Korean Chicken & Vegetable Stew (Dak Jorim)
Servings: 4 to 6
Yield: about 5 servings with leftovers
Preparation time: 20 minutes
Cooking time: 3 hours
Ready in 3 hours and 30 minutes
Ingredients for this recipe
3 pounds of chicken thighs and/or drumsticks, with skin off & bone-in
1 tablespoon mirin, or rice wine
2 teaspoon salt
2 teaspoon pepper
2 large potatoes
1 yellow onion
2 large carrots
3-4 green onions
¼ pound brussel sprouts
2 red chili’s
5 tablespoons Korean chili paste (gochujang)
5 tablespoons Korean chili powder (gochogaru)
1 tablespoon soy sauce
1 tsp honey
2-3 cloves garlic, minced
Cooked brown rice on the side (optional)
1. Wash chicken well, using cold water. If you want to curb some more fat in this dish, you can choose to trim any visible fat in addition to the skin. Drain well and dab excess water. In a large bowl, combine the salt, pepper and rice wine. Add chicken and coat well. Let marinade for 15 minutes.
2. Meanwhile, prepare the vegetables. Cut the potatoes, carrots, and turnip into big chunks, 1 to 1 ½ pieces. Cut the onion into 4 quarters. Cut the green onions into 1 ½ pieces.
3. Mix the sauce ingredients together (Korean chili paste and powder, soy sauce, honey, and minced garlic). Pour over the chicken and coat well together. Put chicken into the crock pot and cook on high for one and a half to two hours.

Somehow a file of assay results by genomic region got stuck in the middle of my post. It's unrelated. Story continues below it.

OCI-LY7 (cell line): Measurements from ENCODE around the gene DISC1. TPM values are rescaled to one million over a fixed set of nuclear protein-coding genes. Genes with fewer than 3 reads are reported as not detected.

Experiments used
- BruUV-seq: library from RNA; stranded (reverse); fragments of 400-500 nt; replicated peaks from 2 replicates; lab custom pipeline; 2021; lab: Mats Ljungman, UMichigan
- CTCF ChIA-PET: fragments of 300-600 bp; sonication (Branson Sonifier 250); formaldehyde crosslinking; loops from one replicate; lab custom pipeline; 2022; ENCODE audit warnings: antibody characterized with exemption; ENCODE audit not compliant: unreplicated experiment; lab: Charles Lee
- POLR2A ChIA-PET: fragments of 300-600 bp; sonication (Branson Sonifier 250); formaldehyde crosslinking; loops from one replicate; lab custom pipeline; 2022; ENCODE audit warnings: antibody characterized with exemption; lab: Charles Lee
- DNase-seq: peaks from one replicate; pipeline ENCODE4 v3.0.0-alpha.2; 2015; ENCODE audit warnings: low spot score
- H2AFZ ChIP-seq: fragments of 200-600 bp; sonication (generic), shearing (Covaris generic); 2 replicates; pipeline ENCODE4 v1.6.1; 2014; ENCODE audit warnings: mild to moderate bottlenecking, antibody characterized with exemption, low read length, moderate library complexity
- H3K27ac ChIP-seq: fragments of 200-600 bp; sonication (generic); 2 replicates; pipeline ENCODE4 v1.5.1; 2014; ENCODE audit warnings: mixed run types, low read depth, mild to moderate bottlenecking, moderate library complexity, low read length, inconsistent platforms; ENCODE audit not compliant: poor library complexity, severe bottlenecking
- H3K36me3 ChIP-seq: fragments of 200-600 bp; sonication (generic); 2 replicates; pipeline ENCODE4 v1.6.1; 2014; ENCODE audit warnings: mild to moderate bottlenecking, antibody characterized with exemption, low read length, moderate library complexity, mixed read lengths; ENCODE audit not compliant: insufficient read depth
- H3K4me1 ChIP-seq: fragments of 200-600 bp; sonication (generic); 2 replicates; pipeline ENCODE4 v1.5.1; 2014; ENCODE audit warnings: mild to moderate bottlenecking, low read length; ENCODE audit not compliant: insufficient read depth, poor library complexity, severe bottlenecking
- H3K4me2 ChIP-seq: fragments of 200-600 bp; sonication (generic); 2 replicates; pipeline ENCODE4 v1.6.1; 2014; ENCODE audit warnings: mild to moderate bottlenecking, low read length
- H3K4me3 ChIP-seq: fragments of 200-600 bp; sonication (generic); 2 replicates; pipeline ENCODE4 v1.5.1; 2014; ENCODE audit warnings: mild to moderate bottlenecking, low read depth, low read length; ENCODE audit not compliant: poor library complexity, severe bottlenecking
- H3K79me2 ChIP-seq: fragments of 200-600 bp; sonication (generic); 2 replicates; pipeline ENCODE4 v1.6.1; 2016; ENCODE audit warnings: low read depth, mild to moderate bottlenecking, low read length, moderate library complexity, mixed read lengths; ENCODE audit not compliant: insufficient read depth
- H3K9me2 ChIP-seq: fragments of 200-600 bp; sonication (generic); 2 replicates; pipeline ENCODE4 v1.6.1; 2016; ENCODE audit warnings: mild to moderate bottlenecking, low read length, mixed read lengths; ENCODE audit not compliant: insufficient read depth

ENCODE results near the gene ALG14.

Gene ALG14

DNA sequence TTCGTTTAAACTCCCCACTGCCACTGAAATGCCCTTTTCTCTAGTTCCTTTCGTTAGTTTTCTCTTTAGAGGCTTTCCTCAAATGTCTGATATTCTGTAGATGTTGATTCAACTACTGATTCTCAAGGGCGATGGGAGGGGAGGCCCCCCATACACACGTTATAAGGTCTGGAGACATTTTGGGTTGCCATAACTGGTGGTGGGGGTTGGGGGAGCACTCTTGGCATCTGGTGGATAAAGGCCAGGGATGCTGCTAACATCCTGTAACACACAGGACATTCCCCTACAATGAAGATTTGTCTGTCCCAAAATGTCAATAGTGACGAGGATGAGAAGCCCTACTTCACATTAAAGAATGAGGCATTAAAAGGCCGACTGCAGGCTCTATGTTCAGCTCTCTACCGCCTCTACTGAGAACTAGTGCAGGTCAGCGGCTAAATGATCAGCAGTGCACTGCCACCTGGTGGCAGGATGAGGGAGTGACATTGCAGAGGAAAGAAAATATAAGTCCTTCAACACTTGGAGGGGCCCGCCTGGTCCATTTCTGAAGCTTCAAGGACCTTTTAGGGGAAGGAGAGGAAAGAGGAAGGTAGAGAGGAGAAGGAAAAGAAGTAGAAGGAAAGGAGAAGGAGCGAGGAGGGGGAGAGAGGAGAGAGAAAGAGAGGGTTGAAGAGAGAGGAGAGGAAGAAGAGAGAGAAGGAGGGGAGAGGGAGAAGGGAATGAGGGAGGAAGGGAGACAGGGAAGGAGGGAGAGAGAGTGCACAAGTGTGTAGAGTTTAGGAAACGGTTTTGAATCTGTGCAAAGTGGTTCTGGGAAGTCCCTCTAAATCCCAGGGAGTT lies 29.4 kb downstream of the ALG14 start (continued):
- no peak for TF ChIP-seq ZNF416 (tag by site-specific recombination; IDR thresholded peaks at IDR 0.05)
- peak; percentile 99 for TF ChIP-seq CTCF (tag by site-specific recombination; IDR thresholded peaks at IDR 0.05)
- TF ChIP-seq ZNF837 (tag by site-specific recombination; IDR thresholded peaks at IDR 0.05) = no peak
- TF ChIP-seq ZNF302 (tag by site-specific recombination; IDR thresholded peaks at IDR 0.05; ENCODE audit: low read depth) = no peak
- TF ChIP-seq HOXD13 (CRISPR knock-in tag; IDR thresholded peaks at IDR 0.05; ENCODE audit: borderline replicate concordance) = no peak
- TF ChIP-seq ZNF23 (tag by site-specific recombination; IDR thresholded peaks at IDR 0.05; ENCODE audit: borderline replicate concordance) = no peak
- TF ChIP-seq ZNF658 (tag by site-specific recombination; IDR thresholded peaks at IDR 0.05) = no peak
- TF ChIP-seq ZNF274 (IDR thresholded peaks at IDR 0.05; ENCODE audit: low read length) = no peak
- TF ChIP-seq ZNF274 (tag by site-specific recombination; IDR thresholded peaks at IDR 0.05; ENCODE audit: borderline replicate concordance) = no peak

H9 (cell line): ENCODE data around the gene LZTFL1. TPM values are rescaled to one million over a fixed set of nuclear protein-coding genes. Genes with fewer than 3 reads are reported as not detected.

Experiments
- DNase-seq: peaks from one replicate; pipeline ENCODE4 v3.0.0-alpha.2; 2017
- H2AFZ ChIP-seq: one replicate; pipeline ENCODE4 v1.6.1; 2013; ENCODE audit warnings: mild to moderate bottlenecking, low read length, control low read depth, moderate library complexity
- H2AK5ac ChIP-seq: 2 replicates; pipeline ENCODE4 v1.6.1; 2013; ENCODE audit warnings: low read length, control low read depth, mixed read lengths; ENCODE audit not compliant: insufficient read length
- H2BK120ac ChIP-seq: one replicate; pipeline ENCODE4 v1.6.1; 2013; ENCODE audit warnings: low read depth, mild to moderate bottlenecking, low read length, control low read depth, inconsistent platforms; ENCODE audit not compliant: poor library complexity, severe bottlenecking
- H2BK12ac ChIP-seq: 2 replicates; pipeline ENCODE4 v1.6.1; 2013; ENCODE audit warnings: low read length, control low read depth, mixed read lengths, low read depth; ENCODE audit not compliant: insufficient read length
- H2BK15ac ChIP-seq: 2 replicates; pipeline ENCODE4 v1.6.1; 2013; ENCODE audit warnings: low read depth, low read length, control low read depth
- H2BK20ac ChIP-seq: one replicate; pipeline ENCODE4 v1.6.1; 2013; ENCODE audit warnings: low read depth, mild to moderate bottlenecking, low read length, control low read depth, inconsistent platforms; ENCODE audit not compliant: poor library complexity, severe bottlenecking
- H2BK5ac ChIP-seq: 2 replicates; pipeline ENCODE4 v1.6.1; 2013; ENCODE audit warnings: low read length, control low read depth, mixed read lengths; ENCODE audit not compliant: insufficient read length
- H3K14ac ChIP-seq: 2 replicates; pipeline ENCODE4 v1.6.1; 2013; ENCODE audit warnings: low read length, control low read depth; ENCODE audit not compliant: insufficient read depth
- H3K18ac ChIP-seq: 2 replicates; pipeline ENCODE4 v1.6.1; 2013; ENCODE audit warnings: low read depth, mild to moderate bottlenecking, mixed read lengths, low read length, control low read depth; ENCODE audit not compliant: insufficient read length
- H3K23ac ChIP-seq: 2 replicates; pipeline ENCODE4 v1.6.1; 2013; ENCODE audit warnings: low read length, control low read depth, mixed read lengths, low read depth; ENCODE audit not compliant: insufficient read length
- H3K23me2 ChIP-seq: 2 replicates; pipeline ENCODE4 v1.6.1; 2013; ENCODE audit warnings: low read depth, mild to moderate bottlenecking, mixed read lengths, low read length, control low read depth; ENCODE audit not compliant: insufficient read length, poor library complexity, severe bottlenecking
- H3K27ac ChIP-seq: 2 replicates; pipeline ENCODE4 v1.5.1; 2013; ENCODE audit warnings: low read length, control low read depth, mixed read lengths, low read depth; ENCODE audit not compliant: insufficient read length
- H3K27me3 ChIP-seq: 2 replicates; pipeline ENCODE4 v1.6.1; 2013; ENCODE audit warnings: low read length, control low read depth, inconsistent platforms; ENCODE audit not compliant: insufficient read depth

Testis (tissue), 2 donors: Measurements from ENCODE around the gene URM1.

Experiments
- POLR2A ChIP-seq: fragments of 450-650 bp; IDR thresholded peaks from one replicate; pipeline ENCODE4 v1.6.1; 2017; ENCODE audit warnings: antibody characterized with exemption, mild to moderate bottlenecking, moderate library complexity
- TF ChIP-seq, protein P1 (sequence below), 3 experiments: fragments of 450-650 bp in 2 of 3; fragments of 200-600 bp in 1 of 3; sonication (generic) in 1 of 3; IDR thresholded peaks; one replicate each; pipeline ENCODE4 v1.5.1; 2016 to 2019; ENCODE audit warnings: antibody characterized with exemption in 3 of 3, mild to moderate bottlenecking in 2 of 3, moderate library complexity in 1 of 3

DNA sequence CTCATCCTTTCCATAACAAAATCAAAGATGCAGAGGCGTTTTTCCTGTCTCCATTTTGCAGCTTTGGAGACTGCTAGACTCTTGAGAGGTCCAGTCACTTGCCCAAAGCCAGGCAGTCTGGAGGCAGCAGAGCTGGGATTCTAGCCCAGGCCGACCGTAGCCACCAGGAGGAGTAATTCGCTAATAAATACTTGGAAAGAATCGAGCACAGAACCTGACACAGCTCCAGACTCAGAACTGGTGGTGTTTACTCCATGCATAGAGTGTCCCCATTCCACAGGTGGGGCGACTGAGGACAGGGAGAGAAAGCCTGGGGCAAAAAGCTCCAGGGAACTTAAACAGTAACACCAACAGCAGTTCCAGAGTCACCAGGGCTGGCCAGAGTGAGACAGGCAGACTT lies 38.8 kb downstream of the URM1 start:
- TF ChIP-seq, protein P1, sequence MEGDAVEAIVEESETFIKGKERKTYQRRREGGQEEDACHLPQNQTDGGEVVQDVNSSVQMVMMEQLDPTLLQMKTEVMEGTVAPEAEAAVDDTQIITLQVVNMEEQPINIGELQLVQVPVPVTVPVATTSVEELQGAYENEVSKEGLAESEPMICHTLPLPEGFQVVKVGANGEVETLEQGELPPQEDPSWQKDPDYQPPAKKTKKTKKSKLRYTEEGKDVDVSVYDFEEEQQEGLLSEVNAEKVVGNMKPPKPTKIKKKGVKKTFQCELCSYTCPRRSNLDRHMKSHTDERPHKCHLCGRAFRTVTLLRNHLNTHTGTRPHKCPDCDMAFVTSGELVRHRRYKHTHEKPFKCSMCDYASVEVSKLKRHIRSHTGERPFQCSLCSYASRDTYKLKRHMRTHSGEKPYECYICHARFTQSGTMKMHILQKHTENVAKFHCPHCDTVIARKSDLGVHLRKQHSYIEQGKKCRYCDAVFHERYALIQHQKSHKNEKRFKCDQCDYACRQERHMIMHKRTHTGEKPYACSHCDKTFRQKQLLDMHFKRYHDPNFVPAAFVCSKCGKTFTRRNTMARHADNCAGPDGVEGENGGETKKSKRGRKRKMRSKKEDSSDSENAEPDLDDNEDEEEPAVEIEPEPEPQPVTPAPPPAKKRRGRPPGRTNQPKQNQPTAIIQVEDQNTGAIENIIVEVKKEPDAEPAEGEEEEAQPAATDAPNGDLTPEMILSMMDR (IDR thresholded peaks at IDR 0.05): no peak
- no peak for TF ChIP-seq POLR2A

4. Put in the potatoes, onions, carrots, chili, and brussel sprouts. Cook for another 30 to 45 minutes. Mix well once so that the ingredients get turned around. Then top with the green onions and cook for another 20 minutes. Enjoy over hot brown rice and a cold beer. Serve 4 to 6 people.
Tips for this recipe
- For Korean chili paste and pepper, you can find them at most Asian and/or Korean markets. Korean chili paste is a fermented paste made from Korean chili pepper, soy beans and salt. The paste is thick, red, very strong, and a common ingredient in Korean dishes.
- Korean chili powder is different from what Americans normally use. It has no seeds and is made from crushing the dried flesh of red chili peppers. This is also a common ingredient found in Korean dishes, most famously in kim-chee.
This recipe is a childhood favorite of mine. My mother used to make it during the weekends when the family spends the day enjoying each other’s company. It was probably because it is one of the most delicious comfort foods without being too labor intensive. All you do is know when to put the ingredients into the pot and just step away. At the end of the day, we get soul-satisfying food that tastes like she’s been slaving over the stove all day. It’s spicy, hearty, and just the thing on a cold day. I also hear that it’s especially good for hangovers.